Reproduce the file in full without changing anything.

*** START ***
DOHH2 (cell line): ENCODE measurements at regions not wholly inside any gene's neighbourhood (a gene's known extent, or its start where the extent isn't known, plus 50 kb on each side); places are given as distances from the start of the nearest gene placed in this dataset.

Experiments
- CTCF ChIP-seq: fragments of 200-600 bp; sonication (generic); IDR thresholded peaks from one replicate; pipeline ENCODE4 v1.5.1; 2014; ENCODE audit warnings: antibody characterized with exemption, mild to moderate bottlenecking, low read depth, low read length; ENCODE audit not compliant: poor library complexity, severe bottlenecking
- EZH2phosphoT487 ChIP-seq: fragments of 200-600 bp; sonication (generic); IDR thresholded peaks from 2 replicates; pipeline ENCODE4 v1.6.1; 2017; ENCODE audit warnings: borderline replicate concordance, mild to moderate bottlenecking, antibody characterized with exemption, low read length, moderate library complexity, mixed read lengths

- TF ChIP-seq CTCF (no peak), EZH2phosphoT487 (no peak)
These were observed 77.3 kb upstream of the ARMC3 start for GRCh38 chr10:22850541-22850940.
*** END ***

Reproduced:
DOHH2 (cell line): ENCODE measurements at regions not wholly inside any gene's neighbourhood (a gene's known extent, or its start where the extent isn't known, plus 50 kb on each side); places are given as distances from the start of the nearest gene placed in this dataset.

Experiments
- CTCF ChIP-seq: fragments of 200-600 bp; sonication (generic); IDR thresholded peaks from one replicate; pipeline ENCODE4 v1.5.1; 2014; ENCODE audit warnings: antibody characterized with exemption, mild to moderate bottlenecking, low read depth, low read length; ENCODE audit not compliant: poor library complexity, severe bottlenecking
- EZH2phosphoT487 ChIP-seq: fragments of 200-600 bp; sonication (generic); IDR thresholded peaks from 2 replicates; pipeline ENCODE4 v1.6.1; 2017; ENCODE audit warnings: borderline replicate concordance, mild to moderate bottlenecking, antibody characterized with exemption, low read length, moderate library complexity, mixed read lengths

- TF ChIP-seq CTCF (no peak), EZH2phosphoT487 (no peak)
These were observed 77.3 kb upstream of the ARMC3 start for GRCh38 chr10:22850541-22850940.